In Neptune’s Domain, it is against the law to bring life’s woes aboard. It is a time to breathe the misty air, taste the spray of salt and make memories that last a lifetime.


Captain Wild Bill has been through decades of ever-changing regulations, has rolled with each new challenge and is known for being a stickler to following the rules. His first mate, a young lad cutting his teeth in his freshman season on the sea, jovially chats with the boys through a grin of teeth covered by twin tracks of metal braces. The friendly busting of chops starts as it always does on most charters with the first mate usually taking the brunt. Captain Bill smiles with a palm down alluding to take it easy on his fledgling mate. A captain and his first mate are a team that becomes a family over the months of a season on the water. Fishing brings families together as it did on Wild Bills Charter that day. The open water is a place where all worries are left behind on dry land.

the initial season, resourcefulness of sea dwellers aligned with the rules and have continued to enjoy harvesting fish, while benefiting from maintaining a healthy and robust fishery.

The slot limit has made it very difficult to land a proper size keeper bass. With only seven inches of wiggle room, it would be anyone’s guess if each customer would bring home a fish for the grill. They would soon find out if luck was with them as the sun

Dedicated to Watson “Irish” McCalister who loved soccer, loved fishing, loved his community and most of all, his beloved family.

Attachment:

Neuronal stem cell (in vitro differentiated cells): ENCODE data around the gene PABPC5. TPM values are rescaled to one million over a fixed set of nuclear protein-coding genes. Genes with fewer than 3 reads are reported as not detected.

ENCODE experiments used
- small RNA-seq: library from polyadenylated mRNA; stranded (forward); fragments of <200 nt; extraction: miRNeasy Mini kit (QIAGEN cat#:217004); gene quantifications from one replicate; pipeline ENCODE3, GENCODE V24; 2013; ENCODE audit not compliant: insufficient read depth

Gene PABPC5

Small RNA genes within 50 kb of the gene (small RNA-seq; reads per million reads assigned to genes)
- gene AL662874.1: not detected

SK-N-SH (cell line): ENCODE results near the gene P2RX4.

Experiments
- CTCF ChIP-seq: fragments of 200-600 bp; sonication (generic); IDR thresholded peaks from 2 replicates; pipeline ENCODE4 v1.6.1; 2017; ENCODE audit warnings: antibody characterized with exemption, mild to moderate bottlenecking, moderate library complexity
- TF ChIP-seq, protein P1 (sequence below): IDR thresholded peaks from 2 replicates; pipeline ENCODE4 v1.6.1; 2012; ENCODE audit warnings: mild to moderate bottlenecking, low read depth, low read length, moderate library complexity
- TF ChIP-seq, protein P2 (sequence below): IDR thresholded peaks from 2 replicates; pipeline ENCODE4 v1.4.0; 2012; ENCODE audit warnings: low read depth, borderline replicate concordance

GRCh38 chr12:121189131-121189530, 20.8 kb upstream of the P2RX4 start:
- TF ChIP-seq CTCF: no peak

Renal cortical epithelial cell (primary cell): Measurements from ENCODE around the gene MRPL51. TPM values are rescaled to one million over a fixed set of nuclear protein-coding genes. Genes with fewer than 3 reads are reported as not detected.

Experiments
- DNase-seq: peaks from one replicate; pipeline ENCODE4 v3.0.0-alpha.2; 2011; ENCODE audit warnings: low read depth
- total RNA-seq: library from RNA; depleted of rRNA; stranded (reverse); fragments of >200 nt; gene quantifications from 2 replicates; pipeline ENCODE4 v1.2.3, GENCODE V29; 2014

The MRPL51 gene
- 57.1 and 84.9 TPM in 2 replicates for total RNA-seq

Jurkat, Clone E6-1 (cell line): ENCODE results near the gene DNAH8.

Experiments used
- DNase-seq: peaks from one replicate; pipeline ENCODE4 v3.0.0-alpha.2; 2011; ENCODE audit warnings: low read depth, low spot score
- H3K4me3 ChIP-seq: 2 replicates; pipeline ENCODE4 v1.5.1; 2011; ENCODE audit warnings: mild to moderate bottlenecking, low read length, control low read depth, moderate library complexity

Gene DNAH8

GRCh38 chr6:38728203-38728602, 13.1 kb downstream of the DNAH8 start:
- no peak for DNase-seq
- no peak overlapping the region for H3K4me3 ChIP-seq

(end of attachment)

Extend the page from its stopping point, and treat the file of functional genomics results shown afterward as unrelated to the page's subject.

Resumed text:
35 broke over the horizon splashing its light across the smooth morning water. The rip at Latimer light is a distinct line that runs perpendicular to Fishers Island. Crossing the rip, the first mate begins to set up the rigs for the impending action. Bill motors off shore somewhere to his secret fishing spot as the boys are broken up into teams of two. A pair of eager fishermen will sit on fighting chairs at the stern. They are schooled on jigging while trolling with wire line. This technique is where the tip of the rod is snapped quickly back and then released and repeated again and again. It is a workout in itself, but the cardio has just begun when the rod suddenly takes the shape of a candy cane as a fish swallows the lure and runs. The youngest boys from Western New York are at the head of the line as each lands their first plump New England striped bass. Smiles and highfives and hoots and howls come from everyone as laughter and excitement drown out the chug of the diesel engine humming in the belly of the boat. Both fish are barely within the upper end of the slot limit. Between the crew and the customers, eight fish are allowed to be harvested. The next set of anglers take their turn on the aft deck. Again, a pair of keeper bass come over the side, both measuring thirty-four inches in length. The cooler begins to fill as each bass that is hooked measures at the high end of the slot. Less than two hours had passed and the boat had maxed out for the day. However, Bill had more tricks up his sleeve. It was time for some catch-and-release action in the Land of the Giants. Captain Bill motors South East as his first mate sets up for another run. The promise was kept as massive forty-pound bass bite and fight. On the surface a net is used to bring the fish safely on board. After a few quick photos, Bill runs a clinic on how to release the majestic breeders unharmed back into the briny depths.